When playing a game like The Evil Within or Outlast, it’s advised to brace yourself for horror. Make sure you have plenty of lights on and fully stocked up with adult diapers in advance. Usually, the clue is right there on the box art and there’s sure to be plenty of reviews and trailers full of macabre material.
However, sometimes our favorite video game developers like to screw with us by sneaking just a pinch of terror in there. Games marketed as family-friendly adventures for players to enjoy the bright colors and detailed landscapes.
Not cool guys, trying to catch us off-guard. Here are six reasons why we’ll never trust again.
Dead Hand – Zelda Ocarina of Time
With the exception of Majora’s Mask, Zelda is a cartoonishly cute game for all ages. A classic staple of a Nintendo mascot, Link is a happy-go-lucky hero, accompanied by a varied cast of colorful characters. Or so we thought. Two years before Majora’s Mask, Zelda gave us a gander at one of the most terrifying sub-bosses in all of platforming.
Dead Hand is a mutated zombie-like creature that lurks in graveyards or at the bottom of wells. While Dead Hand cuts an imposing figure, it’s his array of disembodied hands players need to be wary of. They reach up out of the dirt and grab Link like dead souls clinging to life. Thank goodness graphics weren’t so good in those days. Still, a generation of children never slept again after encountering this foe.
Descendants – Uncharted: Drake’s Fortune
The first time we met Nathan Drake we didn’t know what to expect. The treasure hunter soon became embedded in our hearts with his quick wit and heroic nature. Highly rendered temples and landscapes accompanied by cinematic cutscenes left players in awe and wonder. If only we’d known what was to come, we’d have stopped to enjoy that scenery a little more.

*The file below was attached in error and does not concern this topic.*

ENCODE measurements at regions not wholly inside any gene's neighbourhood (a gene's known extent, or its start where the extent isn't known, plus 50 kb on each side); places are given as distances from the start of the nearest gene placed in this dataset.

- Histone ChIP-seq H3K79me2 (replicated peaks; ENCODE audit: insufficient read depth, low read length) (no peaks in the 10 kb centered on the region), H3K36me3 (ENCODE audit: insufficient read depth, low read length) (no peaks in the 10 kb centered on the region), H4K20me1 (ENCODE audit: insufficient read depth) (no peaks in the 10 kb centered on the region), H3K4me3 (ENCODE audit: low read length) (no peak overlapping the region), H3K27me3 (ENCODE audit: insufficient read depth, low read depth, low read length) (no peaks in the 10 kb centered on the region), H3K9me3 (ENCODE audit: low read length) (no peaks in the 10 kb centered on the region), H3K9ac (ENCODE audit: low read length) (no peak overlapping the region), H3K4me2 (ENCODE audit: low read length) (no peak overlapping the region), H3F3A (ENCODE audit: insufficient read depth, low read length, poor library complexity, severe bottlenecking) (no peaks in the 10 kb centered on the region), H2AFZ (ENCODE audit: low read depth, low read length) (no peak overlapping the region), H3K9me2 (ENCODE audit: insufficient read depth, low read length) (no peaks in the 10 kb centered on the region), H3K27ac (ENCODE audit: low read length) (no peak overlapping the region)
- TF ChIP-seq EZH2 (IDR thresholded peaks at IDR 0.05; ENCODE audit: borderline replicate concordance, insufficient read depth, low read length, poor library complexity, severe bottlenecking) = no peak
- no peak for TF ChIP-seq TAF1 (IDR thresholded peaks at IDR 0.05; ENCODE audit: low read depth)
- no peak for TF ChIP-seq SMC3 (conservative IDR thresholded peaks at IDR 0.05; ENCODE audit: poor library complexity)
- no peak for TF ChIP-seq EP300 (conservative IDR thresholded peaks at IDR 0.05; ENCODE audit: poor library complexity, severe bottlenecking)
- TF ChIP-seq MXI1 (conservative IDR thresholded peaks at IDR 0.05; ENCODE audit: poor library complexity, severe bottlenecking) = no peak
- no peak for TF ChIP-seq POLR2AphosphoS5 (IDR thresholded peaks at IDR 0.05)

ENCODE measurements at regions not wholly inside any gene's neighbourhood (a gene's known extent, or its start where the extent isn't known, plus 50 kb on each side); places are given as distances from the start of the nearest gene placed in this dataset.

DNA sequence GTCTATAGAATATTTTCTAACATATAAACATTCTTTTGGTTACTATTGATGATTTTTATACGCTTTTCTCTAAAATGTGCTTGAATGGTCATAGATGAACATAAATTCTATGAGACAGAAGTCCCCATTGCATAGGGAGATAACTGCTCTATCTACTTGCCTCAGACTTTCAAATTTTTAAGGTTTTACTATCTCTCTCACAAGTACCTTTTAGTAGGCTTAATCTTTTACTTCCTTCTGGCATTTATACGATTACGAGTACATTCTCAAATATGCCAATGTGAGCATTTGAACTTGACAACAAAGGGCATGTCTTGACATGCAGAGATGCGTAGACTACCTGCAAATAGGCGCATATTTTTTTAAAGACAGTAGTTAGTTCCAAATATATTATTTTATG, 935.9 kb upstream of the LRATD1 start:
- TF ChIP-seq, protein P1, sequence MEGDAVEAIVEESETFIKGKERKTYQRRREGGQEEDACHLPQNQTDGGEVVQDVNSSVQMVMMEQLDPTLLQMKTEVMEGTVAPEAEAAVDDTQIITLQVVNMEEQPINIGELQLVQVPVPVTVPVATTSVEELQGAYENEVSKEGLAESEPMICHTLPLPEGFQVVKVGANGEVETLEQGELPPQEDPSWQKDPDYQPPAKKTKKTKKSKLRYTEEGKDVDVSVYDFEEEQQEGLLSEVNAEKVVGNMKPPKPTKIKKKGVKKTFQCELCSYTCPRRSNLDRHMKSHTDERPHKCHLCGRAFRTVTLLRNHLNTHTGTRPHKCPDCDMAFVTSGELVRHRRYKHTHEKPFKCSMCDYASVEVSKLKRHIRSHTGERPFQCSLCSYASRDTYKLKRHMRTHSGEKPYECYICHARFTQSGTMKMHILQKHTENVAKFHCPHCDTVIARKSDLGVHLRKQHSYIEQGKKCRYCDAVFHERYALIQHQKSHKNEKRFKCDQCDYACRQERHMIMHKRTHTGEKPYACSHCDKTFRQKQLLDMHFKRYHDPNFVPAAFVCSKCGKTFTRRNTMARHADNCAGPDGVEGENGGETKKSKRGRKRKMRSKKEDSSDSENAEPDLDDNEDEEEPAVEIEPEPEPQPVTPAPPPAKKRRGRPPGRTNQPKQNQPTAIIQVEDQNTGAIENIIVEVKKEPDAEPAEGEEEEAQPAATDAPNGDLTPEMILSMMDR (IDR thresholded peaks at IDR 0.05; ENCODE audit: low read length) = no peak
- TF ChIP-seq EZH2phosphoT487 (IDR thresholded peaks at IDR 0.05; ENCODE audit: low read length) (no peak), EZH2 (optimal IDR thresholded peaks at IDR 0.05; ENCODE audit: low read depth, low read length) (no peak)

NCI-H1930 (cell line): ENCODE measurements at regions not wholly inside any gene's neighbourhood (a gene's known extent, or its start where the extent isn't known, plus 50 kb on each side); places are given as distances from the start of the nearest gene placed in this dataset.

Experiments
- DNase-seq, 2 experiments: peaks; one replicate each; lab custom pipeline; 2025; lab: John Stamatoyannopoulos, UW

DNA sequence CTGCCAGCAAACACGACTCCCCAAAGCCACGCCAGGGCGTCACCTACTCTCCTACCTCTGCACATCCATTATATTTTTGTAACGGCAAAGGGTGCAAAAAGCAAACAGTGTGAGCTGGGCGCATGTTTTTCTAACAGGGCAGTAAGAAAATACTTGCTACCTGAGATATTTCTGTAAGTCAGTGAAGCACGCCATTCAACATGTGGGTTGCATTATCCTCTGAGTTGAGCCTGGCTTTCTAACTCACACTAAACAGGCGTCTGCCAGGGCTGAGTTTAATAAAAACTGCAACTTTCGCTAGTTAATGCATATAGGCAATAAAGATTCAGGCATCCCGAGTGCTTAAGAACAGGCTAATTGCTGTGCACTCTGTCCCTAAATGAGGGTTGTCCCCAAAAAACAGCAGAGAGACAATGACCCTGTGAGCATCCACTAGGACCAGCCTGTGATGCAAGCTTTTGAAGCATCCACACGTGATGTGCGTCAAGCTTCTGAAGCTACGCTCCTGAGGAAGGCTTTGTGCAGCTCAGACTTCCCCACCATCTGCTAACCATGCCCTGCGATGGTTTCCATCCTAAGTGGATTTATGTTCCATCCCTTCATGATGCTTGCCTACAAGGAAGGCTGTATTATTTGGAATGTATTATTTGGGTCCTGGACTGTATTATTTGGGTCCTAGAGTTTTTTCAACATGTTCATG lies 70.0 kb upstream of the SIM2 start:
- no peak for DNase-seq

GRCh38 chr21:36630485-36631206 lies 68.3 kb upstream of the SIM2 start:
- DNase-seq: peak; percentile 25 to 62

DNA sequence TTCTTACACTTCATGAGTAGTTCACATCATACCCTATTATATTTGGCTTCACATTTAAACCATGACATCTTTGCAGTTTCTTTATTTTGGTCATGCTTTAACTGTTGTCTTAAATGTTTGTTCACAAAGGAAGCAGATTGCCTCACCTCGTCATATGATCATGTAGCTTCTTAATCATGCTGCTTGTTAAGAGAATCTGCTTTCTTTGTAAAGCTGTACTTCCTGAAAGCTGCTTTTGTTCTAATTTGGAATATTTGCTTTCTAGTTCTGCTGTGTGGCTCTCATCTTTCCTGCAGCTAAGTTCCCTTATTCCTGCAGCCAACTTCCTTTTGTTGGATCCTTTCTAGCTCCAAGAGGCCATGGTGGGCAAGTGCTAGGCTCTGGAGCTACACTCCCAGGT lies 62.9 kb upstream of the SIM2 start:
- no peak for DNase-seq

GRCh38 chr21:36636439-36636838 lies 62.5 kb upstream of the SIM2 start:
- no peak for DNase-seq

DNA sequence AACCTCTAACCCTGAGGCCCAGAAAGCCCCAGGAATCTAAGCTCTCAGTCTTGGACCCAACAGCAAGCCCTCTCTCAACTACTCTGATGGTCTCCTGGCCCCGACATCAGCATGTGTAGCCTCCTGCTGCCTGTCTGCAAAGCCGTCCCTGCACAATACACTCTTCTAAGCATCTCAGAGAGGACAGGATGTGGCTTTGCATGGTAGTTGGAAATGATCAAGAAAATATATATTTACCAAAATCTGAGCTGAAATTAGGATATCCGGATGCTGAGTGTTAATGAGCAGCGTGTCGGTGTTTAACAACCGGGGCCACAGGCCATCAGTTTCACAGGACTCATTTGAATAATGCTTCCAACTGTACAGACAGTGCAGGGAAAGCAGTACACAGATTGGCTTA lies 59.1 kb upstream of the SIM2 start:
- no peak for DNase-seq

Just before we reach El Dorado, Drake and co. are attacked by the Descendants. They are the inbred offspring of Spanish colonists who were cursed by the sarcophagus of El Dorado. Again resembling the undead, they come out of walls, and quickly crawl towards you like insects. The insect-zombie hybrids attack in packs, so prepare for them to appear from all angles. It is easy to become swarmed by the creatures and players have to defeat several waves of them before advancing to the end.
Giygas – EarthBound
Another offering from Nintendo, EarthBound was an RPG that wasn’t released in Europe. All Nintendo fans will be familiar with irritating protagonists Ness and Lucas however due to their appearance in Super Smash Bros. franchise. ‘PK Thunder, PK Fire’ – those guys. Having to play as them for an entire game is far from the most horrifying thing about EarthBound though.
That comes in the form of chief antagonist Giygas. Giygas is an alien who doesn’t possess a traditional form. As such he takes over the entire play screen with a series of haunting faces. Many believe Giygas to be a metaphor for abortion and his form being one of a tormented fetus.
— Lane Eugene Krabs Andrew (@Lane_Andrew6873) June 21, 2017